This work will be included in the Robert Indiana Catalogue raisonné being prepared by Simon Salama-Caro.
"Numbers are fascinating because they are numbers, each one loaded with multiple references and significances." (Robert Indiana, private interview)
Numbers exist all around us; they influence our lives as much as words . Numbers belong to the universal language that connects us all. For Robert Indiana, numbers have always played a seminal role in his life. "As recollected by my parents, numbers came before the alphabet. My firmest association came as a result of my family's roving nature" (R. Indiana, private interview). Prominently known as a painter of "American signs," Indiana works in series, variations on different themes. These works often viewed as easily comprehensible, due to their immediate readability and hard-edge graphic forms, are misleading. They are complex both in structure and in meaning.
Inspired by a print given to the artist, based on the ten stages of a man's life, Indiana created the monumental NUMBER series to correlate each stage with various color combinations. THREE, a significant part of this series, represents the stage right before adolescence in a human's life. With its full bodied shape, THREE recalls old- fashioned elegantly formed numerals used on calendars found in American offices. By using this style of numbers in his work, Indiana concretely translates his personal recollections and time's passage. Visually bold, the dramatic combination of orange and blue immediately grabs hold of the viewers' attention.
A reflective and self-aware artist, Robert Indiana does not believe in chance or coincidence when it comes to numbers. He believes each number has a certain significance and deeper meaning, which he genuinely respects and loves. "Numbers chart the world's course. From the moment we are born we are immersed in numbers, birthdays, age, addresses, money everywhere you turn numbers surround us" (R. Indiana, quoted in Indiana's Indiana's, exh. cat., Farnsworth Museum of Art, Rockland, Maine, p. 7). Like many mathematicians, Indiana follows numbers both practically and emotionally. "With the knowledge of an underlying logic, a fundamental truth, to numbers as well as letters, these numbers are more than symbols they are actual physical entities that bring to life their full potency"(A. Dannatt, quoted in Robert Indiana: Paseo de Recoletos y Paseo del Prado, exh. cat., Madrid, 2006)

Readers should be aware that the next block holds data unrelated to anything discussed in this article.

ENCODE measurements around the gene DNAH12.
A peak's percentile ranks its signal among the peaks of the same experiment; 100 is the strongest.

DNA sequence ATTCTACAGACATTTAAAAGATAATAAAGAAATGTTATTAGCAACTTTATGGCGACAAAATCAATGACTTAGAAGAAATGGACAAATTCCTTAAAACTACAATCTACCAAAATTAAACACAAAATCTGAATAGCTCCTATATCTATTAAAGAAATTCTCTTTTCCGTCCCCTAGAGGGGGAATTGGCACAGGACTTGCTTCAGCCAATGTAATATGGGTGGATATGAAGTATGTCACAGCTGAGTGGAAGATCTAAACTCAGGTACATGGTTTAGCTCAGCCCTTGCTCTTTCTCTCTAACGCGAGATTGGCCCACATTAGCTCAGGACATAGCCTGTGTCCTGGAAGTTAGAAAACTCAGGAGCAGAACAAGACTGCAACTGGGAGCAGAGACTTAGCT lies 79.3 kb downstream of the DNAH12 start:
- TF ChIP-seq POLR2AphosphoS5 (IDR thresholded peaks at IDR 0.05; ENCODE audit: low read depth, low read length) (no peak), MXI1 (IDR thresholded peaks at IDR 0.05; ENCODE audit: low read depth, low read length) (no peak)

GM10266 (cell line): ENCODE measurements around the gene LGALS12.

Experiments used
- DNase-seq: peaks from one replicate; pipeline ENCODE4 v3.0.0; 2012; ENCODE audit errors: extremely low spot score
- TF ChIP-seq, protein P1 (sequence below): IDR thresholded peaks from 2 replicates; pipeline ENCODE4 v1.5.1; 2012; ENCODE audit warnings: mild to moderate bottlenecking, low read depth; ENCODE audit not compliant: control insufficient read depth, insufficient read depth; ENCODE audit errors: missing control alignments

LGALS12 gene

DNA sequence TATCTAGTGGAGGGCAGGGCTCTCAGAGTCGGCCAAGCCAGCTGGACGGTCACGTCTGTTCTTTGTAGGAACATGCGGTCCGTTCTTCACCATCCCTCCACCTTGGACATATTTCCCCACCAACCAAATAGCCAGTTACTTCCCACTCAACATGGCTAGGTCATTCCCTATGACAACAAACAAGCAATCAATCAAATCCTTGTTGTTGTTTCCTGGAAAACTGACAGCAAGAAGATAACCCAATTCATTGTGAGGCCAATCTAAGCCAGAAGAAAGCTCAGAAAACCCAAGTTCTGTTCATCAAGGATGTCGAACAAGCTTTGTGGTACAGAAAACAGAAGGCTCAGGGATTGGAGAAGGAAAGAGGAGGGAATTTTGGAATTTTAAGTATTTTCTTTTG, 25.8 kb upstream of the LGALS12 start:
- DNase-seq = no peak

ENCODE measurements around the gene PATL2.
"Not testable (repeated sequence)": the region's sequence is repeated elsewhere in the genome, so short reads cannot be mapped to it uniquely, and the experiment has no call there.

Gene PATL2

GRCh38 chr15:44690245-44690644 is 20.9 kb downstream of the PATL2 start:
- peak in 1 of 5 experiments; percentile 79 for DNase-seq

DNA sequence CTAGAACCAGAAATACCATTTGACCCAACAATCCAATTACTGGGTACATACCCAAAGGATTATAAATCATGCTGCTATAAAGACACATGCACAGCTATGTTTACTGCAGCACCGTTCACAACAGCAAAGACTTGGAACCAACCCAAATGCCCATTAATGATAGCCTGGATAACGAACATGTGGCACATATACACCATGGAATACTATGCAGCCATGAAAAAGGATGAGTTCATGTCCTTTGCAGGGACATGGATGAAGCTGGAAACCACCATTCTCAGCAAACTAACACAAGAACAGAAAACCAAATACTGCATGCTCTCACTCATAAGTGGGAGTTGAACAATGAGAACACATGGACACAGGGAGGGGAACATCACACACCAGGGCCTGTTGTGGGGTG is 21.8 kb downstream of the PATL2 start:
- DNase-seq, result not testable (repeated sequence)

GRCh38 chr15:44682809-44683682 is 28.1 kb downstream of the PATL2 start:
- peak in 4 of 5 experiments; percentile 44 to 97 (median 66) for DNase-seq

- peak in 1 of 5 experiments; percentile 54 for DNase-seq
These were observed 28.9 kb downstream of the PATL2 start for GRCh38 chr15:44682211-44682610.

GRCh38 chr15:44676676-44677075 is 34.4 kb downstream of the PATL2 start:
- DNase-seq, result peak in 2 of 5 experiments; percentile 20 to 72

While Indiana is often mentioned in the same bracket as Jasper Johns, Indiana's initial use of numbers in his work developed from a completely separate idea. Like Johns he a tends to conceal sources and significance. Unlike Johns, Indiana offers clues in the way he arranges outward symbols. Indiana has always been particularly fascinated with numbers, evident early in his career in the numbers he stenciled on his constructions, and progressively in the Dream series and Decade Autoportraits. These NUMBERS like words become both an object and a sign. Indiana calls them "the verbal-visual," something of great value in his oeuvre.